NATURE‚ÄôS SPRING FASHIONS.



SPRING has come, and with it the necessity of learning about the spring fashions; for, throughout the world, Fashion reigns supreme. She is a fickle queen, and wonderfully eccentric; but her fashion-plates and notes are studied with equal zest in the parlor and the kitchen; and in city and country in high life and low life she rules with mighty and undisputed power.

Just now all nature is absorbed in the pursuit of this fascinating branch of knowledge, and has become all alive upon the question of reconstruction.

Notwithstanding the chilliness and dreariness of the early spring months, the old dame has laid aside her beautiful robes of ermine, and now that warm, sunny days have come, she calls to her many maids, far and near, to hurry up the spring sowing; in consequence of which, spring openings are quite the rage.

The sedate old trees in forest and garden, and the modest shrubs, seem to have grown tired of their brown winter suits, and are eagerly studying the leaves of their latest fashion-magazines. The delicate flowers are quietly preparing brilliant apparel for spring and summer; and even the coarse weeds and herbs of the field have caught the inspiration, and are busily giving re-touches of color and style to their last-year garments.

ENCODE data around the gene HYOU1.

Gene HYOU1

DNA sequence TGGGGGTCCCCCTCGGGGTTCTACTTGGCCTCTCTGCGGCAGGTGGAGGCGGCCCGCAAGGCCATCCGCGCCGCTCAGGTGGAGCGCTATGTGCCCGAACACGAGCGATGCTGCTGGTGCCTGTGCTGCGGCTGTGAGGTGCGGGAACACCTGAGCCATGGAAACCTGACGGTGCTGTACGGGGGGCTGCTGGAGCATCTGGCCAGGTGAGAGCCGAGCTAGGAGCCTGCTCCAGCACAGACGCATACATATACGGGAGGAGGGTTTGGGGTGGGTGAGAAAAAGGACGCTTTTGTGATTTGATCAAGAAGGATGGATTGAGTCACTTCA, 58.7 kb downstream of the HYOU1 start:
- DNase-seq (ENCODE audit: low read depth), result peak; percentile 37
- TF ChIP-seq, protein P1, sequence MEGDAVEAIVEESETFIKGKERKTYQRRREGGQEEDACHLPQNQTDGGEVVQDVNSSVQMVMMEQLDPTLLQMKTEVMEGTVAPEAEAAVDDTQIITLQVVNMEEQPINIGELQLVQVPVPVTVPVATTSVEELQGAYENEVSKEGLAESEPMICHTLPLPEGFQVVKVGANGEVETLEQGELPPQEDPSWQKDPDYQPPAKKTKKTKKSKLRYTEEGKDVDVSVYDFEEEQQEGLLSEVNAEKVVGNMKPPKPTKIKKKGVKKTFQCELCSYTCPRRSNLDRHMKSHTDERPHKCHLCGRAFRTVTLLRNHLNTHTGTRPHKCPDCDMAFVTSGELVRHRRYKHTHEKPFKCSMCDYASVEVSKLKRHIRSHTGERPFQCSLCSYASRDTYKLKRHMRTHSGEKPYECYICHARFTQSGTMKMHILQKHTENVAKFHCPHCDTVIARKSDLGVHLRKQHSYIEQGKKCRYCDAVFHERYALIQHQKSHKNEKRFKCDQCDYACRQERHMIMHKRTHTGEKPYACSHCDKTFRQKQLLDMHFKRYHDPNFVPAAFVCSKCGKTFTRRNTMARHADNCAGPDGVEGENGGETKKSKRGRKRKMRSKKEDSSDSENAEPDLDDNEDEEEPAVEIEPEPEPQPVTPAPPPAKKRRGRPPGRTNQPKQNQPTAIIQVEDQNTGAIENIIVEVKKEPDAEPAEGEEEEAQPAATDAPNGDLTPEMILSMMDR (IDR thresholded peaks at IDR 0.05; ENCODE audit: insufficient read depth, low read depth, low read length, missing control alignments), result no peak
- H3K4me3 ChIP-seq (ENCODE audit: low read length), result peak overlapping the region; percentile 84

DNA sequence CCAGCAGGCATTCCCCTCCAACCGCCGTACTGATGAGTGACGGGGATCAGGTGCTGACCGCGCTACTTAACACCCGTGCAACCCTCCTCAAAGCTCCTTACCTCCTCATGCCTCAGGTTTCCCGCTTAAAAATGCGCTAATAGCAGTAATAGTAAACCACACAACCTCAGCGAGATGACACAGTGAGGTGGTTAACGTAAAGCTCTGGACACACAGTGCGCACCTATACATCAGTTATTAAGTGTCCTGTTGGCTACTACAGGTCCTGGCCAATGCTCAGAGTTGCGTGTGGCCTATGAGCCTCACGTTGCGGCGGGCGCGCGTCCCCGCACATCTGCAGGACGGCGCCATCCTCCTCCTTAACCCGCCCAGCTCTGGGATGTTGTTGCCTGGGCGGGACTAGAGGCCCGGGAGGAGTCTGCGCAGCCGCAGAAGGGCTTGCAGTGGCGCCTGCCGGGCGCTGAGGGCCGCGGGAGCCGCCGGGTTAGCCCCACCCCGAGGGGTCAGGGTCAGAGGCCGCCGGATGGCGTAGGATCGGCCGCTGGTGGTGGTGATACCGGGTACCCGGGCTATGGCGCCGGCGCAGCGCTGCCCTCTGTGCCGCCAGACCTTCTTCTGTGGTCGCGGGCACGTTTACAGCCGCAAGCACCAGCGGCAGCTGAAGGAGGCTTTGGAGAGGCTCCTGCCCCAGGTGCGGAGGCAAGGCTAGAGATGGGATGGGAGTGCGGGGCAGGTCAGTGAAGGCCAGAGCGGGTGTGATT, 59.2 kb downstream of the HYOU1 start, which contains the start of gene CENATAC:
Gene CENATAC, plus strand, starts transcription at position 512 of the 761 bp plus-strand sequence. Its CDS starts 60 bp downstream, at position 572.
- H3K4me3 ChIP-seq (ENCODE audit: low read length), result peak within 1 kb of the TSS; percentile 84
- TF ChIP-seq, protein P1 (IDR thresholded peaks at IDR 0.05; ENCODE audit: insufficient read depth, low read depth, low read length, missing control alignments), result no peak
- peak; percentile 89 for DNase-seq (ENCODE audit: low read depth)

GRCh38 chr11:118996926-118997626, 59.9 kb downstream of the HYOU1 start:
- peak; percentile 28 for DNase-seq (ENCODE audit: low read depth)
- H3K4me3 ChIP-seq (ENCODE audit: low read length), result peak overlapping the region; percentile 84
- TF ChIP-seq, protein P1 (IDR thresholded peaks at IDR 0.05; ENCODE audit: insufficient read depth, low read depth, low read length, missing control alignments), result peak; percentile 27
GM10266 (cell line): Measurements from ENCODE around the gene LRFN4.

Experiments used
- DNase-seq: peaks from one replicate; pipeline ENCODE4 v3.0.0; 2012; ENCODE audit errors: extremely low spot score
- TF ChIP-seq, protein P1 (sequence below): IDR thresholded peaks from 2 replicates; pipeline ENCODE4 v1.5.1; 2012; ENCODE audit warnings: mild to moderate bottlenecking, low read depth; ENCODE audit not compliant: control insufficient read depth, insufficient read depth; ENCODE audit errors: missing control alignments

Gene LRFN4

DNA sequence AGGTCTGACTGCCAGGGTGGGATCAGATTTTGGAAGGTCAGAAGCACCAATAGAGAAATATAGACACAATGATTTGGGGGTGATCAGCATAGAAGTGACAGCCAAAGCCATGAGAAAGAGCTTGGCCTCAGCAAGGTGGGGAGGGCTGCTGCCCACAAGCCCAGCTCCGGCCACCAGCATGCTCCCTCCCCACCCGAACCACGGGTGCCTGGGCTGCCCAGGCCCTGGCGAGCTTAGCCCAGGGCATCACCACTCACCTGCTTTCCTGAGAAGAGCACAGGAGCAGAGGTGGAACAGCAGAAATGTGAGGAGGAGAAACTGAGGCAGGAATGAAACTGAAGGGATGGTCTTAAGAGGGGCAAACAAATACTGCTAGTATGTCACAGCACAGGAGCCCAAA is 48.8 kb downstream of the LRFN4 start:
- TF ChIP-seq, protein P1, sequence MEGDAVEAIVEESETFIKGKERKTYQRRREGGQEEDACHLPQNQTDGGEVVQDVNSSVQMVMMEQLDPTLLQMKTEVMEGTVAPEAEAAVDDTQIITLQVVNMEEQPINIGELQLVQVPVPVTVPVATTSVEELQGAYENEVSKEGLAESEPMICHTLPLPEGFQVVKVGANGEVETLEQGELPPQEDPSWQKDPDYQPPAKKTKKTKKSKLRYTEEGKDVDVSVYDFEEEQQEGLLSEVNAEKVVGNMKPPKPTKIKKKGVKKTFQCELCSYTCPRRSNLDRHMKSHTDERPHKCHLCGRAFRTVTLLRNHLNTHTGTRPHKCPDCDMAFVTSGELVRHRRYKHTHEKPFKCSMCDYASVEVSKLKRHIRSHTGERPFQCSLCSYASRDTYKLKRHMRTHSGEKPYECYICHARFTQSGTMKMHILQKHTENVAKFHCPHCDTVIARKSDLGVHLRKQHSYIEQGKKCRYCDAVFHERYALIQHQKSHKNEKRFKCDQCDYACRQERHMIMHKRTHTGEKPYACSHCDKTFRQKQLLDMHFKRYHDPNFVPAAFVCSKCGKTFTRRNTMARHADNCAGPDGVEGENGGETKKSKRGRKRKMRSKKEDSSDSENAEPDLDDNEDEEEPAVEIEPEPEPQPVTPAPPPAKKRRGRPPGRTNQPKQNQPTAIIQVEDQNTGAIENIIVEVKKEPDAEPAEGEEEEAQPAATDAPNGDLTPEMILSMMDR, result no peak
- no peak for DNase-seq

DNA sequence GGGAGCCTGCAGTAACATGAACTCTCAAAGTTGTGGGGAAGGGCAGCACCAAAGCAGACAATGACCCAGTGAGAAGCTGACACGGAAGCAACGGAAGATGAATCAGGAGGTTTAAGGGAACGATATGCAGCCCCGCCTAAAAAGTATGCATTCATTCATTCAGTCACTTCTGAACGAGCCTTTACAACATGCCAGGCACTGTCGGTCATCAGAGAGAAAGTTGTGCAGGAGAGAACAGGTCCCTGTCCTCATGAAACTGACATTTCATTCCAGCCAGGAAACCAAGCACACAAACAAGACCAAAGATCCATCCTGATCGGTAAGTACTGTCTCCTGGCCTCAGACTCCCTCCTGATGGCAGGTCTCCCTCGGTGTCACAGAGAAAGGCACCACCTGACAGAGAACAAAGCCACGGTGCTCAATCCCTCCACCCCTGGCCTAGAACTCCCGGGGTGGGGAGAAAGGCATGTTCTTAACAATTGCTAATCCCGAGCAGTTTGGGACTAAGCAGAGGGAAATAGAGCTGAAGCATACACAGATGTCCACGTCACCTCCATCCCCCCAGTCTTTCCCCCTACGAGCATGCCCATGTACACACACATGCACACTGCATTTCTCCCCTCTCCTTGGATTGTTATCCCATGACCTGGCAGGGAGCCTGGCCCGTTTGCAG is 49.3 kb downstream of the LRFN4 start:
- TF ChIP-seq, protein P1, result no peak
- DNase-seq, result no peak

The Maples have already come out in bright-scarlet hats; the stately old Elms are arraying themselves in new beauty; and it is rumored that the Horse-Chestnuts will soon make their appearance in pink and white.

The much-admired Madam Arbutus has appeared in the loveliest and most becoming of trailing dresses. The Bachelors, always fussy and notional, are bothering their tailors about the cut of their coats, the most desirable color, and even the style of their buttons.

The color and style of the Monkshood will be the same as in previous years; for that monastic order refuse to appear in anything but deep, somber purple.  Dashing young Dandelion, in his gay-colored coat, is found almost everywhere; but he never receives much attention, except from little children, who are sometimes attracted by his graceful curls.

The city trees will soon leave for the summer. Miss Columbine, the Heaths, and their cousins the Laurels, contemplate spending the summer at the mountains; while the Iris family and the Lilies will pass the season at the watering-places.  The musical troupe, Mosquito Brothers & Company, intend to visit the country some time during the summer; and for evening serenades, and also for teaching patience, offer their services to the public.

As the summer advances, we will try to find time to report other developments in the fashionable world. 



Pansy.




EVERY generation laughs at the old fashions, 

but religiously follows the new. 



Thoreau.





Horse Chestnut